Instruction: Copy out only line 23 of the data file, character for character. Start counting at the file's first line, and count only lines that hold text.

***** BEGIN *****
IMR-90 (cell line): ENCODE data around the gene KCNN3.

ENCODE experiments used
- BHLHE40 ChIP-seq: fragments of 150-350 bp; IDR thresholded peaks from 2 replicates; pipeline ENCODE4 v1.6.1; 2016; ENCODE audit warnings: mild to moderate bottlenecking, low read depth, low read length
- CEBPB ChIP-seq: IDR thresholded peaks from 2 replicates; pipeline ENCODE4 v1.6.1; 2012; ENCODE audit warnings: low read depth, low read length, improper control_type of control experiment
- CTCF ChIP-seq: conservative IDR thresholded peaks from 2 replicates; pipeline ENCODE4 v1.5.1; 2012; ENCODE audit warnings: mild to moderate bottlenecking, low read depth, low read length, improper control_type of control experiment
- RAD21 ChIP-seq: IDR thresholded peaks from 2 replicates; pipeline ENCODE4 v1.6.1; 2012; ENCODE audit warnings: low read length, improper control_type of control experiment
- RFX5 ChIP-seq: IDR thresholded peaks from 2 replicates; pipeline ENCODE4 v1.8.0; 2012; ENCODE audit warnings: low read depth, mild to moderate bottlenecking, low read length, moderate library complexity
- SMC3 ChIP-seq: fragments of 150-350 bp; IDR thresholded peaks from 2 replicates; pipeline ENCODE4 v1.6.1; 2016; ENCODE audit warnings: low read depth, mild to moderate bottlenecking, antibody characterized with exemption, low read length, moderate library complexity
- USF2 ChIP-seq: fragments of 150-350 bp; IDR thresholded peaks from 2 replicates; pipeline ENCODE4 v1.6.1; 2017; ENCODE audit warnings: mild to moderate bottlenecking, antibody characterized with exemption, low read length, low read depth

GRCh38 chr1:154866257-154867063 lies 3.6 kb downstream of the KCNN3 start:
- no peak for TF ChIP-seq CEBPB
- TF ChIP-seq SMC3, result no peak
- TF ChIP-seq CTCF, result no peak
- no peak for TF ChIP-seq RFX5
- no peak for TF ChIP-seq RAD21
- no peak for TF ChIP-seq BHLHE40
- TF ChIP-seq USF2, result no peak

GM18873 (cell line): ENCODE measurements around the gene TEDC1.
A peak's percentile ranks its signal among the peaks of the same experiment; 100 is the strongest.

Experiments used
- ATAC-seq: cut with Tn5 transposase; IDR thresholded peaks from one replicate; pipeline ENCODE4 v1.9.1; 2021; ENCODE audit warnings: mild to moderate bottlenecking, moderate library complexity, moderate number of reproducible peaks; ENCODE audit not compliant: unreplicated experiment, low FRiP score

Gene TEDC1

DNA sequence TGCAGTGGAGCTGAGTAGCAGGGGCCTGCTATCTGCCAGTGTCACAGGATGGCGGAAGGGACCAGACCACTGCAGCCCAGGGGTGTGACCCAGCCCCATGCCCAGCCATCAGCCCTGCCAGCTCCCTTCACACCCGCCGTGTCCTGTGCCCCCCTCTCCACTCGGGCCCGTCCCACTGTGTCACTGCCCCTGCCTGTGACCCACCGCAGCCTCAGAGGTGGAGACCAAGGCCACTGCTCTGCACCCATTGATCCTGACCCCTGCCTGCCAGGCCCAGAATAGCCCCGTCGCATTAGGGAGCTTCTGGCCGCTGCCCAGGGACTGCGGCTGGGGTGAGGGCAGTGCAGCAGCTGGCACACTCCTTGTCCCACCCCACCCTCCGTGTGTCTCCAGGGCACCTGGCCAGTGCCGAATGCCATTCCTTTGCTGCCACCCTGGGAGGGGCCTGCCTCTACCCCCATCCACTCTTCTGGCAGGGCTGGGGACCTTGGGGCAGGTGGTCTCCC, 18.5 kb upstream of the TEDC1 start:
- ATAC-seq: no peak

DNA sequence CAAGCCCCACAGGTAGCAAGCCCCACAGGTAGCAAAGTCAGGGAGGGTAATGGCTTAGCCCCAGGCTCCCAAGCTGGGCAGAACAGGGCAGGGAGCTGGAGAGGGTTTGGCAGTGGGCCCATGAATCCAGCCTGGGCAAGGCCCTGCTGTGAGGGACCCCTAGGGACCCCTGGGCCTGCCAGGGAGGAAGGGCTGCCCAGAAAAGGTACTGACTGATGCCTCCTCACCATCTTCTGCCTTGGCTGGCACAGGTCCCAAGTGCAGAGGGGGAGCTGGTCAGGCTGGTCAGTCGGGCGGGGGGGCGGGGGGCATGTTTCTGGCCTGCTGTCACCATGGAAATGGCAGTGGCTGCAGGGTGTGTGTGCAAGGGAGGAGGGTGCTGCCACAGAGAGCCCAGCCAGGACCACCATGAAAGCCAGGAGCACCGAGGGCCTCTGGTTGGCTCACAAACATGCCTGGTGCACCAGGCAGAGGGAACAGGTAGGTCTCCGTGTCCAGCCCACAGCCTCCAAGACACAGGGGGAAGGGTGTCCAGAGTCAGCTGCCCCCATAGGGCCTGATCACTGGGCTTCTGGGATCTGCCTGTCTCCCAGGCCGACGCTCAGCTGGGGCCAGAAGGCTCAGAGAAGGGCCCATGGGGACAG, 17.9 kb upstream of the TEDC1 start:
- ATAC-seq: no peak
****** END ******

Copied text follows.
DNA sequence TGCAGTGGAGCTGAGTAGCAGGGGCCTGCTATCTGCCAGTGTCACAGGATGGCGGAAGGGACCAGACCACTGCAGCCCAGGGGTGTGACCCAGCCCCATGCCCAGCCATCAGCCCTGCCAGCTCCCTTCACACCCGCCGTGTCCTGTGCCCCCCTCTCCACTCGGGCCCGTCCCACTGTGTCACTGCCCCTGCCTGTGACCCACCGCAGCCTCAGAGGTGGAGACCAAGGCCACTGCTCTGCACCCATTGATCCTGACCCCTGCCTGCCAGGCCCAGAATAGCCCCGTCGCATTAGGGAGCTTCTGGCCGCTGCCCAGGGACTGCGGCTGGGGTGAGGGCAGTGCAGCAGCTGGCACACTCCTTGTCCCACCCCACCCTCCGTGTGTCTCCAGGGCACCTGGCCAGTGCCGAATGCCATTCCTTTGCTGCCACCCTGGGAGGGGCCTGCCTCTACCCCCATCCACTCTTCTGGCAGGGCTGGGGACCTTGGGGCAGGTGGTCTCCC, 18.5 kb upstream of the TEDC1 start: